A Trio of Road Trip Apps

July 18, 2014

in App Reviews

  • SumoMe

It’s mid-summer and many Americans are just starting to load up the family car and hit the road.

But what’s the best way to find places to stay, eat, and have fun at, and put them altogether in a road trip plan?

Well, you could buy printed guidebooks, consult online sources of information, and type up an itinerary.

But wouldn’t it be neat if you could find a Website or app that would do all of the research and planning for you?

Well, I have yet to find one that will replace your intelligent brain with an artificial one full of algorithms that will take all of the work out of your hands.

But here are a trio of Websites and companion mobile apps that you might find helpful.


RoadTrippersRoadtrippers is both a Website (www.roadtrippers.com) and an app (free for Apple mobile devices and also for Android ones) for road trip planning. Apparently you are supposed to plan your trip using the Website, then use the app on your smartphone as your cruise the highways.

I gave Roadtrippers a “test drive” by setting up a proposed trip to my old hometown, Seattle, Washington.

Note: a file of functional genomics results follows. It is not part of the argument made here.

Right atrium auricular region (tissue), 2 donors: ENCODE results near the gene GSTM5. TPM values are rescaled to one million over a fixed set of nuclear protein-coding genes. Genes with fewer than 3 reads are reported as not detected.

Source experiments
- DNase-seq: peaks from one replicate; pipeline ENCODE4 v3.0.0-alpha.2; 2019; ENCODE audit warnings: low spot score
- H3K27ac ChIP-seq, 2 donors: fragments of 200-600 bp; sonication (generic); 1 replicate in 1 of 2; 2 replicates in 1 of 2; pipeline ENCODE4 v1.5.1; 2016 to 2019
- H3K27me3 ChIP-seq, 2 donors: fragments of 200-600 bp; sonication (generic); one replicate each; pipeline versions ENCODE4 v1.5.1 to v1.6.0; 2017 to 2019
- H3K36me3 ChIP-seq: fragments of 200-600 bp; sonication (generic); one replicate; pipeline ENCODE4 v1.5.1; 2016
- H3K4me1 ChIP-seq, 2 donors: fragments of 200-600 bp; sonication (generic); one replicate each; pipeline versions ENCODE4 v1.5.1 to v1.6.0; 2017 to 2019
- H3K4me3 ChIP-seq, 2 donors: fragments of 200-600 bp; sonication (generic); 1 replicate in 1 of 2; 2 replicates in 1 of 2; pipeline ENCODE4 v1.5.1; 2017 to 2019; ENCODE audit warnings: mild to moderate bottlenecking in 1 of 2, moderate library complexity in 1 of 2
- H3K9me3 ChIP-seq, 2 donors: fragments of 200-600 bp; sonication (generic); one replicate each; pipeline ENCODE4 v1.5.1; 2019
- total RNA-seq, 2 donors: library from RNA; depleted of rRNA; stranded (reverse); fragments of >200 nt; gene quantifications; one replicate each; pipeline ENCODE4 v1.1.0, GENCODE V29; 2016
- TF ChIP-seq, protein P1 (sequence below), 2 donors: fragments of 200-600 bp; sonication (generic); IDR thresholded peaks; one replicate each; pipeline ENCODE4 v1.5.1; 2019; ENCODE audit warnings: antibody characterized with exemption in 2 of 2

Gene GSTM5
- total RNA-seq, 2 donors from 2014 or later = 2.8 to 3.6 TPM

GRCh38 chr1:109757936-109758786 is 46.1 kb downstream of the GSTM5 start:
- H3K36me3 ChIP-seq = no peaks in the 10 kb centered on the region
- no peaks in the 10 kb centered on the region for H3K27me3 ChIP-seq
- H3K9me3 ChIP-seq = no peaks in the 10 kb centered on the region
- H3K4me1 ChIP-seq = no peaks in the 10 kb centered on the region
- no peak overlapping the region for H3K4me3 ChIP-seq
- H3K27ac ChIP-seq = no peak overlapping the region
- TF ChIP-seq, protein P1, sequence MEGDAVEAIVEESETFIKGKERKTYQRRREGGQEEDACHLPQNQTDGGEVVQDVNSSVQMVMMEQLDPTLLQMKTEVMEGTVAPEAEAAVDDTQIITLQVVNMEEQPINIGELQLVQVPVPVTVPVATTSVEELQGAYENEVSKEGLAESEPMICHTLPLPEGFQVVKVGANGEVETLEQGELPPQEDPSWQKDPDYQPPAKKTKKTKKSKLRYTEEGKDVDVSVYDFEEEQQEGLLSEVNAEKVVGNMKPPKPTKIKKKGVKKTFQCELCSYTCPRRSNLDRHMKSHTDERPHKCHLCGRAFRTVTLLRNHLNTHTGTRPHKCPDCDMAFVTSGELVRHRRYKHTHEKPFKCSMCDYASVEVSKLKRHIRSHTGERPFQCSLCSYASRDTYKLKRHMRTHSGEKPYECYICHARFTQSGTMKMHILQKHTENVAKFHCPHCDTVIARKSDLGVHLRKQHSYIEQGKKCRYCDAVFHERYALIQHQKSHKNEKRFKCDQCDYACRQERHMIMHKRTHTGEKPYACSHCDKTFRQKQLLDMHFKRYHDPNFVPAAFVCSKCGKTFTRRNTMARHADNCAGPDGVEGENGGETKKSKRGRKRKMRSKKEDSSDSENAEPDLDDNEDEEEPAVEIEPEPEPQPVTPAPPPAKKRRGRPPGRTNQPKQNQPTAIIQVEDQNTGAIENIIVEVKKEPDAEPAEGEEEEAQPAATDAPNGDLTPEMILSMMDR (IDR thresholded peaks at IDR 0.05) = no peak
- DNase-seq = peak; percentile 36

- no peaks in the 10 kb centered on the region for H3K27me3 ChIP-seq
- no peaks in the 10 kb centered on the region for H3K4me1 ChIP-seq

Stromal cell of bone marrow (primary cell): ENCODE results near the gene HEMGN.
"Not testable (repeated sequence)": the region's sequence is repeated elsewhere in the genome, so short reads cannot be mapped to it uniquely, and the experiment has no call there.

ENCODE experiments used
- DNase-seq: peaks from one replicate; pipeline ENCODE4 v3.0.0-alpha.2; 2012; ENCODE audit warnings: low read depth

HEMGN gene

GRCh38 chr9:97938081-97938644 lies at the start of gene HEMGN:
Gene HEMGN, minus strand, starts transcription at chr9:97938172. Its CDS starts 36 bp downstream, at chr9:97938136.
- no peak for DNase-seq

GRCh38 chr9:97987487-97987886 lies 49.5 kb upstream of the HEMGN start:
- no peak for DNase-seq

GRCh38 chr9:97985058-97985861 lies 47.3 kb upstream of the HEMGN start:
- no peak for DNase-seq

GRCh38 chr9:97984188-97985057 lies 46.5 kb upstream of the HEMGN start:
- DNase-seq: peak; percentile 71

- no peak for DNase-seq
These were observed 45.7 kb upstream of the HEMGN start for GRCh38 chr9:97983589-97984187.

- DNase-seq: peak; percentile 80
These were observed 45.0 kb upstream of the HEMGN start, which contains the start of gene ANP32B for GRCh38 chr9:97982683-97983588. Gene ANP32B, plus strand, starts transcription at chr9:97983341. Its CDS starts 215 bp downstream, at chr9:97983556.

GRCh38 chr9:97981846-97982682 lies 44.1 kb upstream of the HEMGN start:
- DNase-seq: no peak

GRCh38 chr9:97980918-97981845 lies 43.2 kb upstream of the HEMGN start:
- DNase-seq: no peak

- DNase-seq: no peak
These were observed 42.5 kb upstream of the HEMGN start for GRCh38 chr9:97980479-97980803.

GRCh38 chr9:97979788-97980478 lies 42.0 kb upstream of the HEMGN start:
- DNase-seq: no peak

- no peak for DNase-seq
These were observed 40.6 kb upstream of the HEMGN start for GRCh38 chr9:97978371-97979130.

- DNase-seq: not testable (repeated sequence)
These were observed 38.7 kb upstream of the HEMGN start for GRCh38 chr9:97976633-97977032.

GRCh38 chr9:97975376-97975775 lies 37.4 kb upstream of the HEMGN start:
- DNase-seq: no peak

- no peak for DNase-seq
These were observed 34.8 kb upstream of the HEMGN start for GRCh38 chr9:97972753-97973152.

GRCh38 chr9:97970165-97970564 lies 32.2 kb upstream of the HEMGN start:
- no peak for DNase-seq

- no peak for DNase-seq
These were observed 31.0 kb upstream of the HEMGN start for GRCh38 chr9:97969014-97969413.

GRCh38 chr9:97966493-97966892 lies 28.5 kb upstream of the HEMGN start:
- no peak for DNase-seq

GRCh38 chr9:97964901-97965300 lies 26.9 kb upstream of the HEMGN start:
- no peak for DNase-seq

On the Roadtrippers Website I plugged in a start and end date for a one-way trip. (I didn’t find a way to automatically set up a two-way trip.) All Roadtrippers did was give me the total driving time and distance, and an estimate of how much I’d spend on gasoline. It didn’t suggest any place to stop overnight along the way; I had to figure that out myself.

I put in two overnight stops. But when I first added them with the dates I’d be staying, Roadtrippers failed to include those dates in my itinerary so I had to add them in a second time.

Then I asked Roadtrippers to suggest accommodations at each stop. But instead of giving me a lodging list for my overnights stops, it forced me to zoom in tightly on a map in order to see them.

I didn’t do a detailed comparison with other Websites to determine if Roadtrippers found all accommodations at my first stop (Ashland, Oregon), but I doubt it since some restaurants I’ve dined at many times didn’t show up in the Website’s listings.

And Roadtrippers didn’t show me comparison prices between accommodations nor allow me to book a room directly; it simply gave me a link to a lodging’s Website or a phone number icon that I could click on to call the place.  (A recent update to the Roadtrippers Website makes it easier to see details on a hotel or restaurant after you’ve added it to your trip, but directly booking a reservation still isn’t possible.)

After creating a trip on the Roadtrippers Website using my iMac desktop computer, I was able to see view it on my iPhone. But the app’s small map display on my phone was hopelessly cluttered with more location pins than I could possibly sort out, basically rendering the app useless.

You can share your Roadtrippers trip on social media sites or via e-mail.

In her “Webb Buzz” review of Roadtrippers  for the Los Angeles Times, my friend and colleague, Jen Leo, complained that the smartphone app doesn’t have the same features as the Website.